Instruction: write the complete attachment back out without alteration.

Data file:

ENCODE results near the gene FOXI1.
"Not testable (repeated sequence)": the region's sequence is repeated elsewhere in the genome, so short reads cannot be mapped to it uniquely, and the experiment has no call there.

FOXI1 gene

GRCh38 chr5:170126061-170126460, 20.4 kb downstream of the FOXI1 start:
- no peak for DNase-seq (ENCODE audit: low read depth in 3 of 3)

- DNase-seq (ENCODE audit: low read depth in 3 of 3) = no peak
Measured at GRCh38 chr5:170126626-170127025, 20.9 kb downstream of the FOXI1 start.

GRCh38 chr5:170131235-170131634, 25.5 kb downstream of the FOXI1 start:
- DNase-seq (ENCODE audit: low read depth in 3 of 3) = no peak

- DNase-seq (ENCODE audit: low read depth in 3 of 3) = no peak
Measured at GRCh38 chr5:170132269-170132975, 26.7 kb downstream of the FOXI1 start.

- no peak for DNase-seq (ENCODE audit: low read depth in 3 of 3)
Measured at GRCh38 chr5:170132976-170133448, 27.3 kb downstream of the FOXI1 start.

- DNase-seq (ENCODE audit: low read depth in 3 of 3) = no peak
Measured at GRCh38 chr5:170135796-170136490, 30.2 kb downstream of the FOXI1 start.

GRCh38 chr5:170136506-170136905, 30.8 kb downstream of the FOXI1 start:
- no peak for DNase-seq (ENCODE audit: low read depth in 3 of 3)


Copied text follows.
ENCODE results near the gene FOXI1.
"Not testable (repeated sequence)": the region's sequence is repeated elsewhere in the genome, so short reads cannot be mapped to it uniquely, and the experiment has no call there.

FOXI1 gene

GRCh38 chr5:170126061-170126460, 20.4 kb downstream of the FOXI1 start:
- no peak for DNase-seq (ENCODE audit: low read depth in 3 of 3)

- DNase-seq (ENCODE audit: low read depth in 3 of 3) = no peak
Measured at GRCh38 chr5:170126626-170127025, 20.9 kb downstream of the FOXI1 start.

GRCh38 chr5:170131235-170131634, 25.5 kb downstream of the FOXI1 start:
- DNase-seq (ENCODE audit: low read depth in 3 of 3) = no peak

- DNase-seq (ENCODE audit: low read depth in 3 of 3) = no peak
Measured at GRCh38 chr5:170132269-170132975, 26.7 kb downstream of the FOXI1 start.

- no peak for DNase-seq (ENCODE audit: low read depth in 3 of 3)
Measured at GRCh38 chr5:170132976-170133448, 27.3 kb downstream of the FOXI1 start.

- DNase-seq (ENCODE audit: low read depth in 3 of 3) = no peak
Measured at GRCh38 chr5:170135796-170136490, 30.2 kb downstream of the FOXI1 start.

GRCh38 chr5:170136506-170136905, 30.8 kb downstream of the FOXI1 start:
- no peak for DNase-seq (ENCODE audit: low read depth in 3 of 3)